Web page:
D. Wallace Peach: Liars and Thieves

My first thoughts in reading D. Wallace Peach’s novel Liars and Thieves (Unraveling the Veil: Book One) was how fluent the author is with the English language. I was grateful to be reading it on my Kindle if only for its instant dictionary as I searched for the meanings of Middle English Words.

After my initial struggle with the language, I found myself immersed in the story and invested in the characters:

Alue — an elf soldier,

Talin –a changeling

 Naj’ar — half-elf, half-goblin.

Together they try to keep peace but are confronted with the Force of Chaos.

For photos and detailed descriptions of these three main characters click on their names above. I only came across these descriptions (given by the author) of her characters after I had read the book. I was pleasantly surprised. They were not at all how I had envisioned elves, goblins and changelings!

Liars and Thieves is a character driven novel in which the setting also plays an important role. In Part One of this three-part series D. Wallace Peach creates a world where goblins inhabit the mountains, the elves the river plains, and the changelings the jungle. As I continued into the author’s world of transitional powers, racial conflicts, clans and crystals, I was transported into the political world of a legal thriller, its pace picking up as the novel progressed into a court case.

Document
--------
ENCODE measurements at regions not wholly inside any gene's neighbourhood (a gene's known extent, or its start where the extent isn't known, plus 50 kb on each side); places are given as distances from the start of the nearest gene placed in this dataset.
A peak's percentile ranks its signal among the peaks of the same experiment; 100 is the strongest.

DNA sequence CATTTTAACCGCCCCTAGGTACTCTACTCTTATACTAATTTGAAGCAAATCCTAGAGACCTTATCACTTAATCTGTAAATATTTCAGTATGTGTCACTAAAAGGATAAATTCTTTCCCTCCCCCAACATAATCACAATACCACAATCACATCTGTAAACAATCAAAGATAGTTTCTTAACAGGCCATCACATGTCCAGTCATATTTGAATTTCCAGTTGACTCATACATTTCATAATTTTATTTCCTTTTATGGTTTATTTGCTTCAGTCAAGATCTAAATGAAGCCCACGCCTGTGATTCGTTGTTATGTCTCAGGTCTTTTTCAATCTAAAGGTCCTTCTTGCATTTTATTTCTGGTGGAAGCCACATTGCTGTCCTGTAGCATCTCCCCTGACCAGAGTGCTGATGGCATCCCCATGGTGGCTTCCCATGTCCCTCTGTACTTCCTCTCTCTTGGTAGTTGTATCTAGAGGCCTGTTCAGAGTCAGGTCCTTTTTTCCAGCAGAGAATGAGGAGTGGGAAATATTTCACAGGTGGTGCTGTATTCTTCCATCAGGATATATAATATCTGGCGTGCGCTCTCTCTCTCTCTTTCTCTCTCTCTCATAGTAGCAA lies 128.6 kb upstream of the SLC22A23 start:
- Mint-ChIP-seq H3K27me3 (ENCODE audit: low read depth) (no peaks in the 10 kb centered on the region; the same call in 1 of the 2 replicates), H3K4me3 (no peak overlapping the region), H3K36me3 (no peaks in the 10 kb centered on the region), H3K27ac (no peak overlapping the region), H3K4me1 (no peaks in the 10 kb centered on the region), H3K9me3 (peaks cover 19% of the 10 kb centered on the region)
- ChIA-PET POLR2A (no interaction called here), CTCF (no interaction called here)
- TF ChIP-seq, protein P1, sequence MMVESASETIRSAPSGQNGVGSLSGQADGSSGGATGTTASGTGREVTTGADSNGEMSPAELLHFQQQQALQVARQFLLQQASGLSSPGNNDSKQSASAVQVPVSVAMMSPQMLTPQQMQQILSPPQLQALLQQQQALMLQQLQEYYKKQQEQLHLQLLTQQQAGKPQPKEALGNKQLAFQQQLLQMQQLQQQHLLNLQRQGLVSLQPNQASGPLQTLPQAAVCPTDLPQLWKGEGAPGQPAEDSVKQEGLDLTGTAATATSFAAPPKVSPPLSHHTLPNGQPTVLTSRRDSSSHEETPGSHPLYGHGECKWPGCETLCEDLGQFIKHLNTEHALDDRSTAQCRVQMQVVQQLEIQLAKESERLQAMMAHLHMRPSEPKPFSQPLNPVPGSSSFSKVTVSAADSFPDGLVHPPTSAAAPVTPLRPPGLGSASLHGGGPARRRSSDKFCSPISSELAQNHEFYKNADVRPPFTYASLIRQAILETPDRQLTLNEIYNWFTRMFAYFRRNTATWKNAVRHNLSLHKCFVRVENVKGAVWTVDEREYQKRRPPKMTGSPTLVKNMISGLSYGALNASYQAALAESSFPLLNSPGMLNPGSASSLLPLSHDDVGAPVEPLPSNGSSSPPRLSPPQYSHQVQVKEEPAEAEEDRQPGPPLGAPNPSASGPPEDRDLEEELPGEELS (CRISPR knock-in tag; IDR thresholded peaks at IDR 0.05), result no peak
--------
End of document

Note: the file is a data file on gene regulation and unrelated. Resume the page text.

The story is narrated in third person from different perspectives but mostly from that of the three main characters. At times, the writing style reads like stage directions for a screenplay, and other times her descriptions are so deep and visual that you are magically transposed into her world of fantasy.

D. Wallace Peach possesses the gift of imagination and the talent to express it.

15 thoughts on “D. Wallace Peach: Liars and Thieves

  1. Thanks so much for reading and reviewing, Carol. What a lovely surprise to find the links and review. So appreciated. I guess you found out that I love language. Ha ha. I’m glad you enjoyed the story and that there were moments that swept you into the fantasy world. Hugs.

    Liked by 1 person

  2. Oh, there’s nothing like a book that’s beautifully written, Carol. The use of language can just draw a reader into a story like nothing else can. And this one sounds like a really interesting use of a fantasy world to tell a story.

    Liked by 1 person

    • Oh, thanks, Toni. I didn’t want to repeat what so many others have brilliantly said and tried to look at a different angle. The more I think about her novel the more I admire her writing talents.
      Thanks, Toni for stopping by and commenting. 🙂

      Liked by 2 people

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